Scream 2 (Photo: Screenshot)

Watch This offers movie recommendations inspired by new releases or premieres, or occasionally our own inscrutable whims. This week, we’re looking back on films that romantically pair real star couples.

Scream 2 (1997)

Rushed into production with an unfinished script, and released one year after the massive sleeper success of its predecessor, Scream 2 had all the prerelease hallmarks of a hasty cash grab: the kind of misjudged sequel that its impossibly self-aware characters spend portions of the movie skewering, before getting skewered themselves. Instead, director Wes Craven, screenwriter Kevin Williamson, and a sprawling cast of new and returning performers pulled off a kind of high-wire miracle, speedily crafting a follow-up that adhered to the essential “sequel rules” established by film-geek audience surrogate Randy—a bigger body count, more elaborate kill scenes, a larger pool of suspects—without succumbing to the dramatically diminished returns horror buffs can usually expect from a movie with a number on the end of its title. One of the unexpected charms of Scream 2 is the miniature romantic comedy it smuggles into the margins of its horror-whodunit formula—a screwball courtship between ruthless, ambulance-chasing reporter Gale Weathers (Courteney Cox) and dorky, limping deputy Dewey Riley (David Arquette).

In keeping with the life-imitating-art-imitating-life concerns of this franchise, there was a real on-the-job love story happening behind the scenes of the imaginary one: Having met on the set of the first Scream, Cox and Arquette were dating during the production of the second. The original had casually established a flirtation between their characters; the kiss they steal during a mid-film outing is a tossed-off moment, designed to humanize Cox’s careerist media vulture. But Scream 2 productively builds upon that foundation, placing the characters at odds during their reunion, with Dewey hurt by the way Gale characterized him—as a Barney Fife-ish dolt who “oozed inexperience”—in her bestselling book about the events of the first movie. In between scenes of expertly choreographed mayhem, and the dropping of clues and establishing of red herrings, Craven and Williamson play out a redemptive romance, tying Gale’s awakening of conscience to her growing affection for the big-hearted small-town cop playing detective in her radius.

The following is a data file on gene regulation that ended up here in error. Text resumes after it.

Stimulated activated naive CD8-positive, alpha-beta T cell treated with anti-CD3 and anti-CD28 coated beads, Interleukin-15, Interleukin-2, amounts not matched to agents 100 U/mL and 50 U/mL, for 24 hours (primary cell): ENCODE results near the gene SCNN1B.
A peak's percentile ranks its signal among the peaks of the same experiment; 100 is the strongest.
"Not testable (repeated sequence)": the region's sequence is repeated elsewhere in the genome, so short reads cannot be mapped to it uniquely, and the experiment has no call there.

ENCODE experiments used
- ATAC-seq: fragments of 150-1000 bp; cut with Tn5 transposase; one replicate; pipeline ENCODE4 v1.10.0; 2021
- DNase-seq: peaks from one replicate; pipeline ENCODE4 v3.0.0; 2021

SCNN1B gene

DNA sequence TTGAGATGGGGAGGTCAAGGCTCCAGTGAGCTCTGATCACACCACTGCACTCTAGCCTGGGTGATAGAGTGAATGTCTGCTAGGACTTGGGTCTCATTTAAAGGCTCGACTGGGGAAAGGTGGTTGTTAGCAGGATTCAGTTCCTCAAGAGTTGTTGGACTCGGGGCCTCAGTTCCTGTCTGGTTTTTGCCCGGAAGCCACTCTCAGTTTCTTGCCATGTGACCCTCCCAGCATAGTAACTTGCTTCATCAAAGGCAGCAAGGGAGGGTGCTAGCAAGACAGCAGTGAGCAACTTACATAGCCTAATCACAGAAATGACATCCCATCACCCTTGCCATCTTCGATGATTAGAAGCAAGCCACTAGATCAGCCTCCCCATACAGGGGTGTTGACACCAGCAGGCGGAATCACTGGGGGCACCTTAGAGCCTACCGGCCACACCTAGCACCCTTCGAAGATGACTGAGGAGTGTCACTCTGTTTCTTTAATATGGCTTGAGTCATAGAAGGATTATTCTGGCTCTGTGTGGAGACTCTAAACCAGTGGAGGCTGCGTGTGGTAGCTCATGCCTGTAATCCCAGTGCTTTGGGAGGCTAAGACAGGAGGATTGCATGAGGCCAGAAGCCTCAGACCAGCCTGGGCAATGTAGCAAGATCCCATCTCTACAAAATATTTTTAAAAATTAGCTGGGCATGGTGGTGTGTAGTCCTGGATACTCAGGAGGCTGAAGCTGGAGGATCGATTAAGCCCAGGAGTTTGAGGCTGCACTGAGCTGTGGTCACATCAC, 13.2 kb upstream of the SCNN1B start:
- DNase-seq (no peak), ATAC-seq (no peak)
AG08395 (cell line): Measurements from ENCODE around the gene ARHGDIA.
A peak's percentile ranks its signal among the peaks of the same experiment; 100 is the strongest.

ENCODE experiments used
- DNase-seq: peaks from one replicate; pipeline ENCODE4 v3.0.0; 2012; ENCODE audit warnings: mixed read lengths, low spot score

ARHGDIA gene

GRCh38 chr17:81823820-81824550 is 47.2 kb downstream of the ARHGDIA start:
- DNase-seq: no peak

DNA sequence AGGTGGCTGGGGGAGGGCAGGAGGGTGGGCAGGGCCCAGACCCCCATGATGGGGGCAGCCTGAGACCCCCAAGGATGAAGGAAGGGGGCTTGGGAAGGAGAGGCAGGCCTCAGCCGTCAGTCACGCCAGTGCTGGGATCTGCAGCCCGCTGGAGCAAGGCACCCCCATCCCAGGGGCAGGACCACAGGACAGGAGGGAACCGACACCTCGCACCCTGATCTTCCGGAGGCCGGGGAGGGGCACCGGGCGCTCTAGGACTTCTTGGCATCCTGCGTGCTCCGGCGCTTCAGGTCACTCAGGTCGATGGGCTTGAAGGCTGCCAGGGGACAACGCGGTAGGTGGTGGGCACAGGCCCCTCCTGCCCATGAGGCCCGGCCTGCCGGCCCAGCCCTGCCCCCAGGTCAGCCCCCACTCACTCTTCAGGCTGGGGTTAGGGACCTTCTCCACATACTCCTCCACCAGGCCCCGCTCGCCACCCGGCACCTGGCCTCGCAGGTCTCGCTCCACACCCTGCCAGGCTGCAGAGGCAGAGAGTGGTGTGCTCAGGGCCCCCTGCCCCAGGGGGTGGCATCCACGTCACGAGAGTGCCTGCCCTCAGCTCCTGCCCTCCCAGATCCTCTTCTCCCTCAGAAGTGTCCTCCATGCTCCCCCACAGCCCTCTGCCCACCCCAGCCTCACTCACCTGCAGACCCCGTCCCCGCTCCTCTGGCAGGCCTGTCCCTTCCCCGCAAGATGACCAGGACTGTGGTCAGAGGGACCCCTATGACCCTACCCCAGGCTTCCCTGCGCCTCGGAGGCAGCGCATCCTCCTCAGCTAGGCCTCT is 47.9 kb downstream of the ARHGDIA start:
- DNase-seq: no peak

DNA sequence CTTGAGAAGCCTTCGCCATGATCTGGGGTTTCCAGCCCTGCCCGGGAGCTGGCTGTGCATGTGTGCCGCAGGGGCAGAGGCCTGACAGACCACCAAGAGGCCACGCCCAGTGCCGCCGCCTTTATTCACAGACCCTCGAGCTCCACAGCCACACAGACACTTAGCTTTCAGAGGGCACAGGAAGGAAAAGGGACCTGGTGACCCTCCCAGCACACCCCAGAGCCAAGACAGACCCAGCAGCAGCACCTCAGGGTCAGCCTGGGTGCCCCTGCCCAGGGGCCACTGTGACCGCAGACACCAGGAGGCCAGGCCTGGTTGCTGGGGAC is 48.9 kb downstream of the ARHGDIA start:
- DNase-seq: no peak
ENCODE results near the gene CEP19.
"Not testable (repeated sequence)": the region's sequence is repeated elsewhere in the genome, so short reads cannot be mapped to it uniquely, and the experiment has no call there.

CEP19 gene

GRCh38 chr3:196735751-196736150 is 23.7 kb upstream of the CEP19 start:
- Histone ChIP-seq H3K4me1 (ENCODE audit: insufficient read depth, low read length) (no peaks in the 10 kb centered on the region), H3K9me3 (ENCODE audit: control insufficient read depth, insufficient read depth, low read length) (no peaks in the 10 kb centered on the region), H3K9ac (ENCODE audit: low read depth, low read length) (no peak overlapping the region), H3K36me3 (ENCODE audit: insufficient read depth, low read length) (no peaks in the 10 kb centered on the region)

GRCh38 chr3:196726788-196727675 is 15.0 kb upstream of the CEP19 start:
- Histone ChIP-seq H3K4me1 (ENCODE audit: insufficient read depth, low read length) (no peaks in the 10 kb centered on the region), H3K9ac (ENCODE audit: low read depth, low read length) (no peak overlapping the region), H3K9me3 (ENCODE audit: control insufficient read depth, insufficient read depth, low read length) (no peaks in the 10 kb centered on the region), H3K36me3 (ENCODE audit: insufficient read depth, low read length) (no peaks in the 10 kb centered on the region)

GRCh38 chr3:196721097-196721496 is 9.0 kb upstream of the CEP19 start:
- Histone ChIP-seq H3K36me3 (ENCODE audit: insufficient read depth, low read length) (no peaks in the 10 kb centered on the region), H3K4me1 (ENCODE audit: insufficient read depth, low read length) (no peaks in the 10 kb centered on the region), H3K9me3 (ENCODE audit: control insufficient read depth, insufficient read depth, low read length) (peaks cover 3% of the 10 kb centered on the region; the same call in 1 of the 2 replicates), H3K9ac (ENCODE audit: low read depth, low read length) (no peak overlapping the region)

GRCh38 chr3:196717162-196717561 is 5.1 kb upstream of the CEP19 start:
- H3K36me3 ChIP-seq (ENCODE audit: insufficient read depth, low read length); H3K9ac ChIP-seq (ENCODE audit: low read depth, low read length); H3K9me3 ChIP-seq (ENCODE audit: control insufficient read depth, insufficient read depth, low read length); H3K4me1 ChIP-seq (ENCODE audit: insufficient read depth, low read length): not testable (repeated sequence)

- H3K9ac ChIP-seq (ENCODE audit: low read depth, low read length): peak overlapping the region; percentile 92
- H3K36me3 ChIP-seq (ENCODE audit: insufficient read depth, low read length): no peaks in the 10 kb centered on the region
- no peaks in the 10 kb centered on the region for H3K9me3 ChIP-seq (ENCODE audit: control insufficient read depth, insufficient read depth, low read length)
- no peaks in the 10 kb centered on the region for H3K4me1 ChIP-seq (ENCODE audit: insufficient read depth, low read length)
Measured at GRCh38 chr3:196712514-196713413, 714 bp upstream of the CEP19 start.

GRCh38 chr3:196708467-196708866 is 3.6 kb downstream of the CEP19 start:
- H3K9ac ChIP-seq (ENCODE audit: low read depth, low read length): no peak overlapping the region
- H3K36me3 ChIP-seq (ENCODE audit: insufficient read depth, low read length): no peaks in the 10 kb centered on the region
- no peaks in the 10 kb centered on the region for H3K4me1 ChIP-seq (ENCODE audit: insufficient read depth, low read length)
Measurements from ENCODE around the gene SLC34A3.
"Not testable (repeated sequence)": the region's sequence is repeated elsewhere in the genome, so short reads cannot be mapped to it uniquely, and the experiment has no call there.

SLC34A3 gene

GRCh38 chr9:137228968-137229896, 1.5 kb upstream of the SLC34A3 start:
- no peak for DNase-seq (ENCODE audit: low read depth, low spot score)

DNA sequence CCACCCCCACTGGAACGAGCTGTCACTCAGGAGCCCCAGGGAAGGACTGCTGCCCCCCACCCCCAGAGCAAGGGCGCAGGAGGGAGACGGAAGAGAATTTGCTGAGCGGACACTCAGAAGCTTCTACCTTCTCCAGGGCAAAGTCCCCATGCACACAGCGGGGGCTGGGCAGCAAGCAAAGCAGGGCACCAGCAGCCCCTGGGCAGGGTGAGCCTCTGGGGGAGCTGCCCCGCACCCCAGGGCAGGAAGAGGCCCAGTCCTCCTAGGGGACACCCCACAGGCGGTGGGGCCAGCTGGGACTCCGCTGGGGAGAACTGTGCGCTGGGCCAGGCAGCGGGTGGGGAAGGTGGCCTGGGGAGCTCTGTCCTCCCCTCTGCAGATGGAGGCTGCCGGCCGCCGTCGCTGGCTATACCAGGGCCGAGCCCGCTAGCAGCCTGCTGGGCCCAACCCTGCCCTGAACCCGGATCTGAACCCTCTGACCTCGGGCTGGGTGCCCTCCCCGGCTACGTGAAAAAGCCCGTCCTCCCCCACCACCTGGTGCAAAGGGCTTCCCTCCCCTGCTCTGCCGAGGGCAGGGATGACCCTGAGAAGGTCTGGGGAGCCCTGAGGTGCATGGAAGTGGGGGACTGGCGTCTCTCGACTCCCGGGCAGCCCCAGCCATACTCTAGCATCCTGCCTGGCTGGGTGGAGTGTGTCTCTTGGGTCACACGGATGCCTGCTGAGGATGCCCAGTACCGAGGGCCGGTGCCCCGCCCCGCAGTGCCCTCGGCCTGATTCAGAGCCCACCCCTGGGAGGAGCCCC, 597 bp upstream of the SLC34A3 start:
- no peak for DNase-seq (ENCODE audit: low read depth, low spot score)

It’s not a big part of the movie, honestly. Scream 2 keeps a lot of narrative balls in the air, and Dewey and Gale’s subplot unfolds in broad strokes, inching them into each other’s arms over just a handful of scenes. But the odd-couple pairing is intensely likable, and the actors’ palpable chemistry gives these moments a spark of genuine romantic tension; you really do feel like you’re watching two people falling in love. (They also get an inspired assist from the soundtrack: the twangy, borrowed musical cue from Han Zimmer’s Broken Arrow score, reconfigured into a de facto theme for Dewey as sweet and goofy as he is.) Slasher movies generally play on an indifference or even contempt toward their characters, often even encouraging audiences to root for the masked killer knocking off a bunch of unlikable teen dimwits. Scream 2 flips that trope on its ear by investing in the relationships. In one of the best of the film’s superb set-pieces (seriously, it does one-up the original in that department), Gale has to watch Dewey get sliced and diced from behind soundproof glass, unable to help or even audibly say goodbye. That this moment might inspire genuine pangs of distress, rather than just wicked satisfaction, is a testament to the affection Craven and Williamson foster for their mismatched duo—and to the stars who didn’t have to pretend to really like each other.

Availability: Scream 2 is available to rent or purchase through the major digital platforms. It can also be acquired on Blu-Ray or DVD from Amazon, Netflix, or your local video store/library.